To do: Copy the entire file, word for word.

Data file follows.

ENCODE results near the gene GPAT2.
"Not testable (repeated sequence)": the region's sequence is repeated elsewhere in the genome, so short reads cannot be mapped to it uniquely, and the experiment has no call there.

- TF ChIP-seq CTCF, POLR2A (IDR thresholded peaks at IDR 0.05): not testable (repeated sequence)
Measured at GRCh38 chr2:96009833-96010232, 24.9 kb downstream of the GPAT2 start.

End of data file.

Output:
ENCODE results near the gene GPAT2.
"Not testable (repeated sequence)": the region's sequence is repeated elsewhere in the genome, so short reads cannot be mapped to it uniquely, and the experiment has no call there.

- TF ChIP-seq CTCF, POLR2A (IDR thresholded peaks at IDR 0.05): not testable (repeated sequence)
Measured at GRCh38 chr2:96009833-96010232, 24.9 kb downstream of the GPAT2 start.